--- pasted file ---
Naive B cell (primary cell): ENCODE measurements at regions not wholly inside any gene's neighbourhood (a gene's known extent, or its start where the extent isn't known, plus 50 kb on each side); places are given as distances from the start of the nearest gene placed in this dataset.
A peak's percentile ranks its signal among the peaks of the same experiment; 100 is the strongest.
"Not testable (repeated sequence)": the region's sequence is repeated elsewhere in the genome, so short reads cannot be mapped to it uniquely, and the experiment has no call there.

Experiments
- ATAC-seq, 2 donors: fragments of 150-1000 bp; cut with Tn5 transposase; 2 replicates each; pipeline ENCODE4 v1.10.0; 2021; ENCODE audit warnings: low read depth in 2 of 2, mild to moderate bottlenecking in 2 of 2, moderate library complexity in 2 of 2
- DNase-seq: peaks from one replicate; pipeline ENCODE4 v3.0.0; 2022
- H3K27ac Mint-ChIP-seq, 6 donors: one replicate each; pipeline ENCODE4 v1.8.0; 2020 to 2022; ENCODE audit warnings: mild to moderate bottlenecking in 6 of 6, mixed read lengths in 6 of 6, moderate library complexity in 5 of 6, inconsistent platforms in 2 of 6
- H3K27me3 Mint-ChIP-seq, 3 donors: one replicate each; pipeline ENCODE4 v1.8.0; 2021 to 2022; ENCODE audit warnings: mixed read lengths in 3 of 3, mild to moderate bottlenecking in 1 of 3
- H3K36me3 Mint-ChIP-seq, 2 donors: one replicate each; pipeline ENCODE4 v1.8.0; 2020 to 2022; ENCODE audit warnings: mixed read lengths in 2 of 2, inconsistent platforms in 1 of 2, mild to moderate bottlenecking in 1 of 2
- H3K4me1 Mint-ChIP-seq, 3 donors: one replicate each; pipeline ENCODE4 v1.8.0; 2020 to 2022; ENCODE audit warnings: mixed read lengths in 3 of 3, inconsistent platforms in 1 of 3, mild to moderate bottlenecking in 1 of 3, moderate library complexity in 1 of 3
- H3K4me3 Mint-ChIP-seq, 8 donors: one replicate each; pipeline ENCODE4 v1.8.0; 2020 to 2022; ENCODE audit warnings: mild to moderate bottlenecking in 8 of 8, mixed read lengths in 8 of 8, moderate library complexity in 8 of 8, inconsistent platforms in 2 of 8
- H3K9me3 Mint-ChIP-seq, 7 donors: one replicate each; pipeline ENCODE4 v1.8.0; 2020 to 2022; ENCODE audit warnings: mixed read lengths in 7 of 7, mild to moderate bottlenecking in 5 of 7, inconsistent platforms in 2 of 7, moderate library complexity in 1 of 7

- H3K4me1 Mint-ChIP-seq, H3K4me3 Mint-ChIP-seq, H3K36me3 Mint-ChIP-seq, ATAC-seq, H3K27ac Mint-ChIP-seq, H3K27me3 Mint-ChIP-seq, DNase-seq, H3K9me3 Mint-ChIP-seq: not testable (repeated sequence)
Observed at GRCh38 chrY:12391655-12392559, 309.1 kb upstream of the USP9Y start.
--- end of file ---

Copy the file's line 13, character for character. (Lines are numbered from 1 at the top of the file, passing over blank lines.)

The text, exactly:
- H3K4me1 Mint-ChIP-seq, H3K4me3 Mint-ChIP-seq, H3K36me3 Mint-ChIP-seq, ATAC-seq, H3K27ac Mint-ChIP-seq, H3K27me3 Mint-ChIP-seq, DNase-seq, H3K9me3 Mint-ChIP-seq: not testable (repeated sequence)